Nummy users can book a seat at a table choosing from a variety available options, see who they will be dining with on the night and pay upfront for the meal. Meaning no need for quick math when the bill arrives or awkward conversations with the guy who ordered lobster.
Since launching in November 2019, Nummy has brought 190 people together over 34 dinners hosted in London’s most raved about restaurants including Bancone, Red Rooster and Foley’s to name a few. But Yiran is not planning on stopping with table sharing, read on to hear about her vision for the app, her journey of starting a business and her time spent with Outward and Investec on the Upwards initiative.
How did Nummy come to life?
I grew up in New Zealand in an Asian family and our way of spending time together always centred around food… particularly dumplings. When I moved to London it was hard and quite lonely. I started thinking about the friends I had made since moving to the city and the common thread was that it all began around sharing a meal together. That’s where Nummy started and I began by simply posting tables on different Facebook groups, asking if anyone wanted to join. There was a genuine demand.
I used an app agency to build Nummy. Because I’m a small fish, they delayed the project well beyond the agreed completion date. The knock on effects were losing restaurant partners and interest from angel investors. To them I was not believable as a founder which was really frustrating.
Being a female raised in an Asian family my mum always told me to be a lady and avoid confrontation. As a minority you always need to work harder, I have always grown up thinking that. This experience taught me to be more assertive and stand up for what I deserve. I ended up being compensated for the delay and I’m so glad I stood my ground.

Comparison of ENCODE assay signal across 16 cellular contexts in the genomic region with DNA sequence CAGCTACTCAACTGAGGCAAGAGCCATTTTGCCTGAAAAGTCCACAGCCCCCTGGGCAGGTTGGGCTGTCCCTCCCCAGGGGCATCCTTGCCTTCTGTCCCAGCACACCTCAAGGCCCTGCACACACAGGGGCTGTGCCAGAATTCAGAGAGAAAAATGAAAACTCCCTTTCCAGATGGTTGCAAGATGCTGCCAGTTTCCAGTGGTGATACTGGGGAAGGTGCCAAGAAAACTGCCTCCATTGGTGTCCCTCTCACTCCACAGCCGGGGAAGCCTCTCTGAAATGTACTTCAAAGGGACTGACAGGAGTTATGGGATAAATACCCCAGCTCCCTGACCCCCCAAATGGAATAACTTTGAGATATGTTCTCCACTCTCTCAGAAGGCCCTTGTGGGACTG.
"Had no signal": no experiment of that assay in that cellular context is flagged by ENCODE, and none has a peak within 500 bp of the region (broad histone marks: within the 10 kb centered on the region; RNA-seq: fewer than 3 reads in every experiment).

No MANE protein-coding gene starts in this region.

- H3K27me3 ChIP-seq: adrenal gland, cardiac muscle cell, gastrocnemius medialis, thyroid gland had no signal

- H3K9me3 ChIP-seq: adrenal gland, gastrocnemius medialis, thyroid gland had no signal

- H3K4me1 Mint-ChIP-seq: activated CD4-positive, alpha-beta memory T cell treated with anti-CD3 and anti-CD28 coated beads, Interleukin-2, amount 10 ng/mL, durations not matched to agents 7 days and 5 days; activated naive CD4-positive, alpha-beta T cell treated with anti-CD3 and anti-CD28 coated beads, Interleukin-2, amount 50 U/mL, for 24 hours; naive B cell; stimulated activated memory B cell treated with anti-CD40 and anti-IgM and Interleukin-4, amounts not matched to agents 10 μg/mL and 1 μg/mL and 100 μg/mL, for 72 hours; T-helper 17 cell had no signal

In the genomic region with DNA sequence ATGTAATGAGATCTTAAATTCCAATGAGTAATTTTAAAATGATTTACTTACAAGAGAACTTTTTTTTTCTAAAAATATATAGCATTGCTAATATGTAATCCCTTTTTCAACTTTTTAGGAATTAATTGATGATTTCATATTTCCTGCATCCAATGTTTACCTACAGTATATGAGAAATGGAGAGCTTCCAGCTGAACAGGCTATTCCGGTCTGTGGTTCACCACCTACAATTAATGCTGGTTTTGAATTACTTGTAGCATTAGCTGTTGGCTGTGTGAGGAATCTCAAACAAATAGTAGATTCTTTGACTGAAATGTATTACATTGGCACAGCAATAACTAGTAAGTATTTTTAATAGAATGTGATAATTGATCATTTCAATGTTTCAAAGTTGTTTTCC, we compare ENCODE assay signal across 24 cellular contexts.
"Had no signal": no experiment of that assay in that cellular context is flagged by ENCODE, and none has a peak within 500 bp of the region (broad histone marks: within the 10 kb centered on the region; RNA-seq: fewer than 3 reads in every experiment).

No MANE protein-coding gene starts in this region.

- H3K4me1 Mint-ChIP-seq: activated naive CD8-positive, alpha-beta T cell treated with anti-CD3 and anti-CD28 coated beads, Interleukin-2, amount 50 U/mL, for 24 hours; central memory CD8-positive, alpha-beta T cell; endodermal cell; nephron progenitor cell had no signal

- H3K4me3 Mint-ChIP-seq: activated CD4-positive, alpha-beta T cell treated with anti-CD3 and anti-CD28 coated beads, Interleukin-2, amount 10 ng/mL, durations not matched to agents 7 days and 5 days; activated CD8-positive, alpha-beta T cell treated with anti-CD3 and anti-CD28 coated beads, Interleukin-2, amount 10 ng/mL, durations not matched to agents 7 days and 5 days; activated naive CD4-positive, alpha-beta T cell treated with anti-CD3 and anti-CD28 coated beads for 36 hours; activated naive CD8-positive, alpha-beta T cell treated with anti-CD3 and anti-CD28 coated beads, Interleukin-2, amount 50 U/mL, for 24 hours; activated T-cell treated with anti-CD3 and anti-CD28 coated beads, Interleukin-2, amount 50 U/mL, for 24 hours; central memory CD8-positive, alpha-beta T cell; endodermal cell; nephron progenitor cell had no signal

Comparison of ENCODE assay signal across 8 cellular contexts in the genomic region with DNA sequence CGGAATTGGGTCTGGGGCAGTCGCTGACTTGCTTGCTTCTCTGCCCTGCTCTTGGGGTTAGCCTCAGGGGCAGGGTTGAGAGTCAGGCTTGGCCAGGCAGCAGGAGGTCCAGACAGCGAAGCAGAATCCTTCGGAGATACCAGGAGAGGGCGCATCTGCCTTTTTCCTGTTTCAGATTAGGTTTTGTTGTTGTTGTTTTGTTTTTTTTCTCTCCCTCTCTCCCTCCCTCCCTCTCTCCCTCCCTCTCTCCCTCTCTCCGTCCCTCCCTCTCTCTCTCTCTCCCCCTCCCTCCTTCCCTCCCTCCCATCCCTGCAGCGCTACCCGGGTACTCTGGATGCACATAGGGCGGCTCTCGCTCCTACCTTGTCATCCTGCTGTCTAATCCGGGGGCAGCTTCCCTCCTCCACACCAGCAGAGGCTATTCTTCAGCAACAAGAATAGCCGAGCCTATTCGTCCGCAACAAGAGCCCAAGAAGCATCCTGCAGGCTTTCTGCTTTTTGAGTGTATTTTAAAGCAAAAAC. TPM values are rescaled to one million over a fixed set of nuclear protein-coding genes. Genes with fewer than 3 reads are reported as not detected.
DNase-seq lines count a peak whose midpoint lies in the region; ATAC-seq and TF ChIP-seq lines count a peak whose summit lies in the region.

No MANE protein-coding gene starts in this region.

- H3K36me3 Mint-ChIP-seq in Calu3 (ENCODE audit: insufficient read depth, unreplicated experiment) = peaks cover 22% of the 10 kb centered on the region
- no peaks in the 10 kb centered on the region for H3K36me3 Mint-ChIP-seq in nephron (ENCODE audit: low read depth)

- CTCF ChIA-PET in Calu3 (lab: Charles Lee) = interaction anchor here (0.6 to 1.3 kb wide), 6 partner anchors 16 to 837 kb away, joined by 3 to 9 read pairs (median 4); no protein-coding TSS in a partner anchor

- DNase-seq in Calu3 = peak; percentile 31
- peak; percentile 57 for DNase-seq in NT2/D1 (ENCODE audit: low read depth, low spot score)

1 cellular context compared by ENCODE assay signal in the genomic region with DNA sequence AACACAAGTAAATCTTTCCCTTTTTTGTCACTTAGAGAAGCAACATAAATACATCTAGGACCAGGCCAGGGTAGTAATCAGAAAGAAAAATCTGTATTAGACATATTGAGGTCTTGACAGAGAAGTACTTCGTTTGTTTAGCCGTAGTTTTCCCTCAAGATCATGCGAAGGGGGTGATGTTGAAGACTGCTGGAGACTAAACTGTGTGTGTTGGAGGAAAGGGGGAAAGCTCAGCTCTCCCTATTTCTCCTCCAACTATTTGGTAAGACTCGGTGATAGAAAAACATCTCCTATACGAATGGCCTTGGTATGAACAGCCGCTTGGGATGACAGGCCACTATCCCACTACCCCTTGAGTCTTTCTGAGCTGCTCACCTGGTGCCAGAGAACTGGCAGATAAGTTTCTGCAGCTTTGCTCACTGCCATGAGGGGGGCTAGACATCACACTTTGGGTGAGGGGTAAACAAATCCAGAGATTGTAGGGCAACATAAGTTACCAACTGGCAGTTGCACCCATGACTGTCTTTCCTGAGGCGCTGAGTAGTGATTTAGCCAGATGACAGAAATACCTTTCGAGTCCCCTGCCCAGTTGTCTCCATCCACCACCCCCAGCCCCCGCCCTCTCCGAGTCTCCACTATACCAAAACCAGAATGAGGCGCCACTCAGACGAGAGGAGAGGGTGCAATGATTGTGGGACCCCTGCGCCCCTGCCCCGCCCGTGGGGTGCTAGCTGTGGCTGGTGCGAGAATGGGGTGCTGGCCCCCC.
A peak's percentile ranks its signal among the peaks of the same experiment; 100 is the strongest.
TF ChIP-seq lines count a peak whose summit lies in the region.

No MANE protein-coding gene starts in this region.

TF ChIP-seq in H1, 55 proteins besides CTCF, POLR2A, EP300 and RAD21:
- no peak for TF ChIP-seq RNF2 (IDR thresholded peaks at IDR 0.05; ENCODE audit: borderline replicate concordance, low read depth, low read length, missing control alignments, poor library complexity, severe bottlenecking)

What advice would you give to other early stage founders?
Do your market research and build the simplest MVP possible. Once you get traction and prove the concept, funding will come and you can then develop the product. You don’t need the most beautiful product to start out with.
What has been your experience as a female founder in London given the spot light on the great imbalance in the industry?
It’s an exciting time to be a female founder. There are many opportunities such as Upwards and VCs that invest solely in female founders. Two years ago I would have argued that whoever is the best should get the funding. However, having experienced first-hand how imbalanced it is, for example pitching to a room filled with middle aged white men who look nothing like you or your target audience has lead me to take the view that drastic measures are necessary. I don’t think women have an unfair advantage.
For anyone wanting to apply to Upwards, what has been the key take away for you?
To be provided with an office space free of charge for three months in central London has been really helpful. Moreover, to be in a hub with people willing to support you has been a great experience. One of the teams helped me develop my financial model and our conversations really triggered big picture thinking for the next five years.
Vision for Nummy?
My vision is to become the go to place for anything food related – the new generation of OpenTable and TripAdvisor. Starting with table sharing and being a part of a community, to a place where users will be able to maintain friendships and socially tap into a city’s culture and food scene globally. A Nummy Universe.
To continue the conversation with Yiran, contact [email protected]
More on Upwards:
Upwards is an initiative of Investec and Outward VC, which aims to seek out and support talented, early-stage under-represented founders at a critical point in their entrepreneurial journey. These founders are invited to set up shop for three months at Investec’s offices, where they can access a network of tech, marketing, finance teams as well as guidance from Outward VC.
Get in touch at [email protected] to apply/find out more.